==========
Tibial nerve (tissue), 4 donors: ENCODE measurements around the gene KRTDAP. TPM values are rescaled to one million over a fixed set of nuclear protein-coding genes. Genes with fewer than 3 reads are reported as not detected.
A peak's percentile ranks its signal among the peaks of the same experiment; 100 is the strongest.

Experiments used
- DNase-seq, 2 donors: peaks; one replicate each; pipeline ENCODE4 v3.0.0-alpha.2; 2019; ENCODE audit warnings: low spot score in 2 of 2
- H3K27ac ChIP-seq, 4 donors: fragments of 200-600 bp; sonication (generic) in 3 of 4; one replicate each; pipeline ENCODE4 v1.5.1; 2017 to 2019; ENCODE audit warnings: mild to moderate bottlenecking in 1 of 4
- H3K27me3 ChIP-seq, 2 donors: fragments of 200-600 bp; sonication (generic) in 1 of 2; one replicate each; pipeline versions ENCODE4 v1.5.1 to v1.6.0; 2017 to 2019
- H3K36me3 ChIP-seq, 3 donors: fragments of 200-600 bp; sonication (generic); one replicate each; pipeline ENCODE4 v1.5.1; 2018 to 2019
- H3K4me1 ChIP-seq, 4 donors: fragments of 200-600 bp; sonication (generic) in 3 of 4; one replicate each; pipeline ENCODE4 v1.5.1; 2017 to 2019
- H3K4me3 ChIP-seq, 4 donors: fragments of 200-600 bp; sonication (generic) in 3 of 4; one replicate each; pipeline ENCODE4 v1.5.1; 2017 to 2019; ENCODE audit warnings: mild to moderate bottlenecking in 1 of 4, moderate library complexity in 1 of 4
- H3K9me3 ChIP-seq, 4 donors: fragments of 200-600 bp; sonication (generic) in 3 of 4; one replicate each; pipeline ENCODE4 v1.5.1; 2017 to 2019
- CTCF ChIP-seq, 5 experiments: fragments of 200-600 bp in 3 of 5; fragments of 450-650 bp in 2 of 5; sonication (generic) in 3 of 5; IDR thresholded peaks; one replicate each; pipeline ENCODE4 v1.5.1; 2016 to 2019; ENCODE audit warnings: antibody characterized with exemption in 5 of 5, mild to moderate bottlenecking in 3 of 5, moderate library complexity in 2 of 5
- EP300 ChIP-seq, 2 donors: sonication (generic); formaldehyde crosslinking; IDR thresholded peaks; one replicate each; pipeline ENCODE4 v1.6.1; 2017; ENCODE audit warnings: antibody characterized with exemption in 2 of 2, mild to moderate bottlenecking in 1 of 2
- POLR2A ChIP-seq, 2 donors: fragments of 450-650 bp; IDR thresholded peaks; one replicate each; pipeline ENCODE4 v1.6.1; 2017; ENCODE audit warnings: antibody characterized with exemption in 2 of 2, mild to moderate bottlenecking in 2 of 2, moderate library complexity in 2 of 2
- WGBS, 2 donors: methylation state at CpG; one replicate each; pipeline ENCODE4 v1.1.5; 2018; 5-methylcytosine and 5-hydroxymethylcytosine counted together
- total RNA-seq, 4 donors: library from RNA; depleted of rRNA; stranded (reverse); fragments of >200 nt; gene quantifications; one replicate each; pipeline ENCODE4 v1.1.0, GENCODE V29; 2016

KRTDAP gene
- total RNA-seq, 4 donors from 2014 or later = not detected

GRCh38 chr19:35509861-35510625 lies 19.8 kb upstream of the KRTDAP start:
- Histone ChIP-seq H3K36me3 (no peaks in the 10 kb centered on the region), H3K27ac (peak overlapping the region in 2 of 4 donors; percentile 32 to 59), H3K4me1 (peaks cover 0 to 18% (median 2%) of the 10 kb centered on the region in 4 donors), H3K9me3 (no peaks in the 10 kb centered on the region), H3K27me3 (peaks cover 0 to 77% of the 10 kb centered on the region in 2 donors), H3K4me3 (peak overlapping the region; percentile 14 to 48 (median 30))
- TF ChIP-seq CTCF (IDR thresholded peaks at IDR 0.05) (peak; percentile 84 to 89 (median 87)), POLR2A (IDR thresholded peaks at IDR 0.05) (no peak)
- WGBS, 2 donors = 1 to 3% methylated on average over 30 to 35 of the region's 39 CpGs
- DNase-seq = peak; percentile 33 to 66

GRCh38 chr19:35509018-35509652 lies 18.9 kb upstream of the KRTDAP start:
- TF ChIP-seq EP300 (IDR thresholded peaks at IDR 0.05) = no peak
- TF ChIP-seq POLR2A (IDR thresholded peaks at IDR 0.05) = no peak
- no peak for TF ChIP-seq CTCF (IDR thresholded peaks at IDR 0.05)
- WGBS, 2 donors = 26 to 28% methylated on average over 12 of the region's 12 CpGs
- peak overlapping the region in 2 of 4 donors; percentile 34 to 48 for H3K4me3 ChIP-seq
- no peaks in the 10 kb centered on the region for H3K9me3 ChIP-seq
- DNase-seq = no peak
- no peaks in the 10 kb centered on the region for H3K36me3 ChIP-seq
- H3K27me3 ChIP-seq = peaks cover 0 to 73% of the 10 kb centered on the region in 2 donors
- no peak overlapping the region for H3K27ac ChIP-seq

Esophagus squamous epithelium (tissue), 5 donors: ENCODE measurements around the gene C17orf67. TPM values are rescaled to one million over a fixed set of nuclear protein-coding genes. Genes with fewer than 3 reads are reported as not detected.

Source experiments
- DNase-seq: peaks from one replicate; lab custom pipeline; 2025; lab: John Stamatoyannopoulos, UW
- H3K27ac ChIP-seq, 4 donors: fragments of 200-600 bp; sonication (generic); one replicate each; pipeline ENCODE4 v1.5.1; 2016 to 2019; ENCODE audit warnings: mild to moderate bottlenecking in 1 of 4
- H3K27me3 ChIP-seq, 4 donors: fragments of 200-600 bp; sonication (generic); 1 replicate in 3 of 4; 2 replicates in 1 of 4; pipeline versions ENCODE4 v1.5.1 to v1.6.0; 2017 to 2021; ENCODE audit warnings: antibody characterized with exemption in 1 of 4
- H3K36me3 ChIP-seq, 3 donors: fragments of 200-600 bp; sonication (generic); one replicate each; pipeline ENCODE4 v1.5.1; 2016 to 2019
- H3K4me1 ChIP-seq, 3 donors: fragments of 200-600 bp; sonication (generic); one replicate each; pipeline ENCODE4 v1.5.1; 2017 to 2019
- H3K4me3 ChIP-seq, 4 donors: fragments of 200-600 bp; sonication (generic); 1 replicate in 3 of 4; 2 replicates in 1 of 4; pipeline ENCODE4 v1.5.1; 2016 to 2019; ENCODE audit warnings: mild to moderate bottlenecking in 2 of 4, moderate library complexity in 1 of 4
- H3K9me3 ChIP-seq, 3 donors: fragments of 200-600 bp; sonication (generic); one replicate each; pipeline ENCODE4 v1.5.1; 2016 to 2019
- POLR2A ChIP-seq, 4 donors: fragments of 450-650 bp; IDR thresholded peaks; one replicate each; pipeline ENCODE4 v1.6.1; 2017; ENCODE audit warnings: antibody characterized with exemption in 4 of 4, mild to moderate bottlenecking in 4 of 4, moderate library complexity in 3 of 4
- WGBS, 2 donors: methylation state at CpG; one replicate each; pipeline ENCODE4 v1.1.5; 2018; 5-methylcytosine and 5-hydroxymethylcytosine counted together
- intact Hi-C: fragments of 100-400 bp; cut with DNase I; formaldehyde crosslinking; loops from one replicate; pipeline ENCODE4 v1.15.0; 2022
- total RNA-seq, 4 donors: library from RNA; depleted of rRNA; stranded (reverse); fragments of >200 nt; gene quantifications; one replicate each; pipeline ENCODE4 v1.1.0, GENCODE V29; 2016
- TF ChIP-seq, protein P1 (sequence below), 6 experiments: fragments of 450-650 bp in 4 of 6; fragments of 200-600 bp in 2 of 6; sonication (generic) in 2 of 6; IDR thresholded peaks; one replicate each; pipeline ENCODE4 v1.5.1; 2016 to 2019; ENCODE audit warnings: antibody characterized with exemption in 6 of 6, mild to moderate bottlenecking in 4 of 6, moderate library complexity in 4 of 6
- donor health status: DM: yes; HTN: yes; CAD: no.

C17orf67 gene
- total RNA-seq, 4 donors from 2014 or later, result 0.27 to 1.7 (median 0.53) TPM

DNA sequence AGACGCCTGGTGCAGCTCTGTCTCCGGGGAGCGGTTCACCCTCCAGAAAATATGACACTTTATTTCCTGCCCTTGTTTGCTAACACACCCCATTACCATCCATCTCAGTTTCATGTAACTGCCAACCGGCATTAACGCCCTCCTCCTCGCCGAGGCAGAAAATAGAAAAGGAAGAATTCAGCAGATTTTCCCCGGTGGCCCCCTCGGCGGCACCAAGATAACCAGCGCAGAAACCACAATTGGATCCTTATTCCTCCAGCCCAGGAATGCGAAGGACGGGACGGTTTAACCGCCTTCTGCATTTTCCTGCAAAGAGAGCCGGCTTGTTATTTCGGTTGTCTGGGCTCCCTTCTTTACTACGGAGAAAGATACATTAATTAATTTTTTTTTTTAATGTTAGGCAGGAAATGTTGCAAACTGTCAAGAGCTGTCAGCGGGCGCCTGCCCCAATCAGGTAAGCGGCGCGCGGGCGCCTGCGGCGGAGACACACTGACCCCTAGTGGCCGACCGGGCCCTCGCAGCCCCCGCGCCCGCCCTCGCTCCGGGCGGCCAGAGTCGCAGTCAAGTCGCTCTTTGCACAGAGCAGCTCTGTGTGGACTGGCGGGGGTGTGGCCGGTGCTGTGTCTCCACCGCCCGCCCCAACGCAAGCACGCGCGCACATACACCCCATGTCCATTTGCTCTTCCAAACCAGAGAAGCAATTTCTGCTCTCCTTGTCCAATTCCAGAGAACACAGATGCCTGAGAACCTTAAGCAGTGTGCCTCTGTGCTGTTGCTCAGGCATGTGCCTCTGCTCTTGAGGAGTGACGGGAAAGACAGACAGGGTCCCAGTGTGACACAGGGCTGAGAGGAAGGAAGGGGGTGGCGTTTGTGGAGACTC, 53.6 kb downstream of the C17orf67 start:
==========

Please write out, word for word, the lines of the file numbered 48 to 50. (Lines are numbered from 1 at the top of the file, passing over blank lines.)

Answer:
- donor health status: DM: yes; HTN: yes; CAD: no.

C17orf67 gene
- total RNA-seq, 4 donors from 2014 or later, result 0.27 to 1.7 (median 0.53) TPM